Opinion: Bitcoin crumbles

POSTED: 07/29/14 7:13 PM

We haven’t heard much anymore about Ryan Higgins’s initiative to promote the digital currency Bitcoin in St. Maarten. In April, he organized several meetings in Simpson Bay that attracted a select group of people who seemed mostly fed up with the current banking system. Turning St. Maarten into a bitcoin-island would be a boon for the tourism industry Higgins – who uses the alias Max Wright in the bitcoin-world – claimed. St. Maarten did not bite, and all has gone quiet around this initiative.

How is the virtual currency faring elsewhere in the world? The Netherlands was one of those places on earth were bitcoin was expected to flourish – but didn’t. Jeroen Trommelen investigated the situation for the Volkskrant. He found that there are just three bitcoin terminals in the whole country.

One is located in a Thai eatery in Amsterdam. Coincidentally, Higgins/Wright gave his presentation in Simpson Bay also in a Thai eatery – Panlaan. The second terminal is in Delft and the third one is literally in the middle of nowhere – at the train station in Lelystad.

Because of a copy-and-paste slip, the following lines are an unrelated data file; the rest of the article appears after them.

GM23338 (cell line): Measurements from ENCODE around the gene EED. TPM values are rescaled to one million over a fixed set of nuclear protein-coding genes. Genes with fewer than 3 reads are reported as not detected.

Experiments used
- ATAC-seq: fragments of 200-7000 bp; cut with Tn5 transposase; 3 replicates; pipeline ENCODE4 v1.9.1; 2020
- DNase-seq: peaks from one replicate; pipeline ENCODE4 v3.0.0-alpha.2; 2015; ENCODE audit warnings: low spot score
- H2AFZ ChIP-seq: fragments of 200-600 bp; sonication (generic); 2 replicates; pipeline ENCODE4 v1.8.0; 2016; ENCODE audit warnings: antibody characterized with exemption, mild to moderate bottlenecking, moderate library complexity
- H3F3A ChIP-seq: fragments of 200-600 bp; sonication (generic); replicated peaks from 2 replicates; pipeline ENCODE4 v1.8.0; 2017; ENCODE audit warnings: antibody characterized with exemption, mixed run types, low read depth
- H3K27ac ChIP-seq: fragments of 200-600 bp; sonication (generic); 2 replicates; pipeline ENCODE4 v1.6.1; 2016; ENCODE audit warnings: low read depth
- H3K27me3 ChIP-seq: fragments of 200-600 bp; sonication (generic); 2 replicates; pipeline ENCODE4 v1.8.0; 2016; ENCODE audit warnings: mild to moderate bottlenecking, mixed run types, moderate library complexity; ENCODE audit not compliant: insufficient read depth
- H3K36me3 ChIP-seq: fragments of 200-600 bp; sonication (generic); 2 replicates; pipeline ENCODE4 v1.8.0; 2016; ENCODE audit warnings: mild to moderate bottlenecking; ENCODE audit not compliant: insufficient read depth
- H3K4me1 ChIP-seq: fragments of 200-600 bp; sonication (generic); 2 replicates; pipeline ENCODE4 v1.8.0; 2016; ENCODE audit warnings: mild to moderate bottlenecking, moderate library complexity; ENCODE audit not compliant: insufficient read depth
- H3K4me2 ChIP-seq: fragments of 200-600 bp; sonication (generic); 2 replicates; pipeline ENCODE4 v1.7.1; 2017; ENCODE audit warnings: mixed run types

That third terminal is an initiative from the American-Armenian entrepreneur Gevrog Bazikjan. He claims that the machine recorded ten transactions during the first two weeks. One purchase was for 2.1 bitcoin at a value of €1,000 – around $1,350.

The stories about this currency of the future have been around for years but so far all initiatives in the Netherlands have flopped.

A boulevard in The Hague was dubbed the Bitcoin Boulevard, and all entrepreneurs on this location would participate. The turnover got stuck below €5,000, and the project quietly died. A similar fate hit Arnhem that became Bitcoin Town in May with the participation of fifteen entrepreneurs.

Pubs and restaurants in Arnhem register a couple of transactions per day – not the booming success the initiators had in mind.

Against this background, and with the obvious lack of enthusiasm in St. Maarten for the virtual currency and its vulnerability to enormous swings in value, it is highly unlikely that the Friendly Island will ever become the Bitcoin Island Higgins/Wright had in mind.

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